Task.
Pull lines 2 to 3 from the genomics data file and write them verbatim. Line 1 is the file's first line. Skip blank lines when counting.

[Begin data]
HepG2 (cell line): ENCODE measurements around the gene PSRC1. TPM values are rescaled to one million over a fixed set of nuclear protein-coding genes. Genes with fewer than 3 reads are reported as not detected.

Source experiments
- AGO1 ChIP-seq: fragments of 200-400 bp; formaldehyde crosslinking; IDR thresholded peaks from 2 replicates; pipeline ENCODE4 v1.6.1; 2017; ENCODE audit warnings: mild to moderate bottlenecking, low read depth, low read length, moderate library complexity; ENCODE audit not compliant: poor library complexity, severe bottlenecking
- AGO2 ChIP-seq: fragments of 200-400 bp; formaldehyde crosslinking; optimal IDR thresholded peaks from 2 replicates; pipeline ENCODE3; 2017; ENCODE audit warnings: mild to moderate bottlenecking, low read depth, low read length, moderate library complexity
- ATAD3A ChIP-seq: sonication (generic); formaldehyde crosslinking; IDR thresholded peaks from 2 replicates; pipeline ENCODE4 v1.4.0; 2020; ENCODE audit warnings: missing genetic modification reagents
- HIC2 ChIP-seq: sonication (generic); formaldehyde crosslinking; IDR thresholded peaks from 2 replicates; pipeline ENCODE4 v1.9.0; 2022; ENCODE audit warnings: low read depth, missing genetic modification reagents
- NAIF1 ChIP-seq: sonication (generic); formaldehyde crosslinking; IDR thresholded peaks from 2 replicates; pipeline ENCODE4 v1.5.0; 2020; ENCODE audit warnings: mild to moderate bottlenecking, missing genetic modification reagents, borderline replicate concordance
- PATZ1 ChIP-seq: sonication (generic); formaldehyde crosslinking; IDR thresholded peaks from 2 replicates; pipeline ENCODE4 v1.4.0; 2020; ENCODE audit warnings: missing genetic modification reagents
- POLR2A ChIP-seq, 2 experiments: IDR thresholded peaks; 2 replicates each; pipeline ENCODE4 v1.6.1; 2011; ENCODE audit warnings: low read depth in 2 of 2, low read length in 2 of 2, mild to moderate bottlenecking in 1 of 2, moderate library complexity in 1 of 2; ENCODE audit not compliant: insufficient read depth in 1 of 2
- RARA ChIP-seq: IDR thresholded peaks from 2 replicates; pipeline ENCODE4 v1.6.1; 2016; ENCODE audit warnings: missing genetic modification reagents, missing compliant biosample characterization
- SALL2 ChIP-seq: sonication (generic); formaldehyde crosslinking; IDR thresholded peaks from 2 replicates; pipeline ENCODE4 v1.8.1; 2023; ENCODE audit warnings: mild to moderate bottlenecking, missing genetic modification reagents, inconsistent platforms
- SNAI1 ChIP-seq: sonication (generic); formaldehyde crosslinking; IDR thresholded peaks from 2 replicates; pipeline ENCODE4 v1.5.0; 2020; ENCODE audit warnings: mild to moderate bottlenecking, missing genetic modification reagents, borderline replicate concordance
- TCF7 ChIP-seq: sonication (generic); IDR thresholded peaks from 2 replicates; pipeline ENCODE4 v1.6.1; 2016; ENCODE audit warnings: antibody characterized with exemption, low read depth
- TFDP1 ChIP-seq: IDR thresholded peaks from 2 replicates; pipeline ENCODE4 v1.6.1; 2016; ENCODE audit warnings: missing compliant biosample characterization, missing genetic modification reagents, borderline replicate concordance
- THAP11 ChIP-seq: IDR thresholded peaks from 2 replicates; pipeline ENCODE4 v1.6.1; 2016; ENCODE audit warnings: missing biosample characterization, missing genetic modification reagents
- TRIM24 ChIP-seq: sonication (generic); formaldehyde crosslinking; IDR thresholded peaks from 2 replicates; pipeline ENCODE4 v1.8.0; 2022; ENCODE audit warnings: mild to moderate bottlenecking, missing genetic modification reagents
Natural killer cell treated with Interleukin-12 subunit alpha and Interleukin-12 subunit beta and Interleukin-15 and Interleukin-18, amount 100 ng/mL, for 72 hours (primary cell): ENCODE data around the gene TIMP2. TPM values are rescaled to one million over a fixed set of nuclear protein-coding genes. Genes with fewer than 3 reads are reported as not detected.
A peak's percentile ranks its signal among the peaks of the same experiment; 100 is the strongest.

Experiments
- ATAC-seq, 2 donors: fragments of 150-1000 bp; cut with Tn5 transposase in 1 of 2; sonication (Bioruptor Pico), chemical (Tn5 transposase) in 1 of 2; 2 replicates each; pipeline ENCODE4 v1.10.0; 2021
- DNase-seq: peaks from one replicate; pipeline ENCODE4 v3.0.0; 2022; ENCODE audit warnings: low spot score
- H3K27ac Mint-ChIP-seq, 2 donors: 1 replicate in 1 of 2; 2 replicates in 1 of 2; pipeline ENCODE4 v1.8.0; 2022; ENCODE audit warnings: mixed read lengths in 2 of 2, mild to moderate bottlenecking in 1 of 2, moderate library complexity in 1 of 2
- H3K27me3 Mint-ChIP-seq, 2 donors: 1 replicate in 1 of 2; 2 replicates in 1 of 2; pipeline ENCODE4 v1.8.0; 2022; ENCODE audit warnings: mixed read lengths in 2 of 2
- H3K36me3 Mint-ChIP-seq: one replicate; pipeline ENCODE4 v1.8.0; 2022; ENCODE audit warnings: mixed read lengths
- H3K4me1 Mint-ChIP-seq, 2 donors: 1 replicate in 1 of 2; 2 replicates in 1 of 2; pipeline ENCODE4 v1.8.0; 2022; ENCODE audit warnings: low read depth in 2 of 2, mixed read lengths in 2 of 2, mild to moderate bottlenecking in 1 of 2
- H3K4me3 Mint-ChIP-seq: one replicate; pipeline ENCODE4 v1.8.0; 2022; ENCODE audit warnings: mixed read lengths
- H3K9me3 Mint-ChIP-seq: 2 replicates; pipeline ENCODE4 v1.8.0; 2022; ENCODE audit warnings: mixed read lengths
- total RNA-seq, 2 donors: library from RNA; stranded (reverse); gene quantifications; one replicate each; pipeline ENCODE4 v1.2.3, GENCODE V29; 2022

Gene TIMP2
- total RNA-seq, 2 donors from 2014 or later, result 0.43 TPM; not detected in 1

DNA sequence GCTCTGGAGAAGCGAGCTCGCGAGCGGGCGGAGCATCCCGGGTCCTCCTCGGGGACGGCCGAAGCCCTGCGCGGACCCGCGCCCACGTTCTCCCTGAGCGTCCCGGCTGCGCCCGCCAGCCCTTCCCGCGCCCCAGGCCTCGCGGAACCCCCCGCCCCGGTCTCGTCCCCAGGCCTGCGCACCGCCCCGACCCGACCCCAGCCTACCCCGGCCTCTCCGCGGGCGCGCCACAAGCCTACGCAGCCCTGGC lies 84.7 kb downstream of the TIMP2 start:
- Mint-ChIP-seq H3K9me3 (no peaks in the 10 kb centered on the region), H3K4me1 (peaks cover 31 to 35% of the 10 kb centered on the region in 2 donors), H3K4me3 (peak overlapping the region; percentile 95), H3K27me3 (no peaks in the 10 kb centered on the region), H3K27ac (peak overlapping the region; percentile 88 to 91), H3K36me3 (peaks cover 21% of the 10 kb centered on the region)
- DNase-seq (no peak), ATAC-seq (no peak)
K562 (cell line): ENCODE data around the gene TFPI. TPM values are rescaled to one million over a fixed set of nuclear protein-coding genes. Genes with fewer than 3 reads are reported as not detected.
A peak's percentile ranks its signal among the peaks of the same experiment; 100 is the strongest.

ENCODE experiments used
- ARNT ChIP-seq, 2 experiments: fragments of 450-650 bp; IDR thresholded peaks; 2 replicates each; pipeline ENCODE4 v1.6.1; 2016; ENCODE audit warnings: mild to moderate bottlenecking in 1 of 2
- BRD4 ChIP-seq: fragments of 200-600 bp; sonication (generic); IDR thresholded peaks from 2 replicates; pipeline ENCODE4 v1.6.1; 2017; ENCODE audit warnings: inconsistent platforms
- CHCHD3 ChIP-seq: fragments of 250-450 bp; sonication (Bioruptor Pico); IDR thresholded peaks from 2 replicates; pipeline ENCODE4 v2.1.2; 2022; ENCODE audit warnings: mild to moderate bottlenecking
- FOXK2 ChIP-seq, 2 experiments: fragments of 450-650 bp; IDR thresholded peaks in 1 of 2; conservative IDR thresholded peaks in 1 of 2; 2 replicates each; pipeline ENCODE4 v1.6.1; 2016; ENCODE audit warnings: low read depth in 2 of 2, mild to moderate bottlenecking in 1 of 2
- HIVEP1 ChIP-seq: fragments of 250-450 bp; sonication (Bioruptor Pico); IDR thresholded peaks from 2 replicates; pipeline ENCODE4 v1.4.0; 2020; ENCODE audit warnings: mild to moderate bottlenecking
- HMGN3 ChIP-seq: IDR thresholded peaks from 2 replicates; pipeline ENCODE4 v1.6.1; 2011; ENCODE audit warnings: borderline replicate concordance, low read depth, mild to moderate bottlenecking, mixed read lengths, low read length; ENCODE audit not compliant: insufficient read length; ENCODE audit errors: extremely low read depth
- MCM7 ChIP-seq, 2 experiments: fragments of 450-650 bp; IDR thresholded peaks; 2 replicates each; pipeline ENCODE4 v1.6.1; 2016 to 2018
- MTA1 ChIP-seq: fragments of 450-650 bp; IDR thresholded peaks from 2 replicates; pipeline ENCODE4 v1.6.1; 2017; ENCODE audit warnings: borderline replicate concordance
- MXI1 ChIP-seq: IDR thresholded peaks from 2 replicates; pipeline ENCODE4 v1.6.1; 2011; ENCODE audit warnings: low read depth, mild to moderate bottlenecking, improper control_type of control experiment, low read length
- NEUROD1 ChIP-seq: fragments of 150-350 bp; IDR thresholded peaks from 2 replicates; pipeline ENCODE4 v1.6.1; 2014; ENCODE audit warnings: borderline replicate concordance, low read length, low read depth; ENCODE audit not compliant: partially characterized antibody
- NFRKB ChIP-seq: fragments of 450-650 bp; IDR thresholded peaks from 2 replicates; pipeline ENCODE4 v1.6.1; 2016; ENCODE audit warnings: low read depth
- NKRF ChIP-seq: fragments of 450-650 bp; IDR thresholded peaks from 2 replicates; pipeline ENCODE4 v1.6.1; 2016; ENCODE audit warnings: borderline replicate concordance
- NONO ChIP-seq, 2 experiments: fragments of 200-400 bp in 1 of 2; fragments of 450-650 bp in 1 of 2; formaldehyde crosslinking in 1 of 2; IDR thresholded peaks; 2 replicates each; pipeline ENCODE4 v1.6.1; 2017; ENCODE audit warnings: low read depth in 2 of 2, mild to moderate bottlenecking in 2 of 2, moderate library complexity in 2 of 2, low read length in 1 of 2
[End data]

Source experiments
- AGO1 ChIP-seq: fragments of 200-400 bp; formaldehyde crosslinking; IDR thresholded peaks from 2 replicates; pipeline ENCODE4 v1.6.1; 2017; ENCODE audit warnings: mild to moderate bottlenecking, low read depth, low read length, moderate library complexity; ENCODE audit not compliant: poor library complexity, severe bottlenecking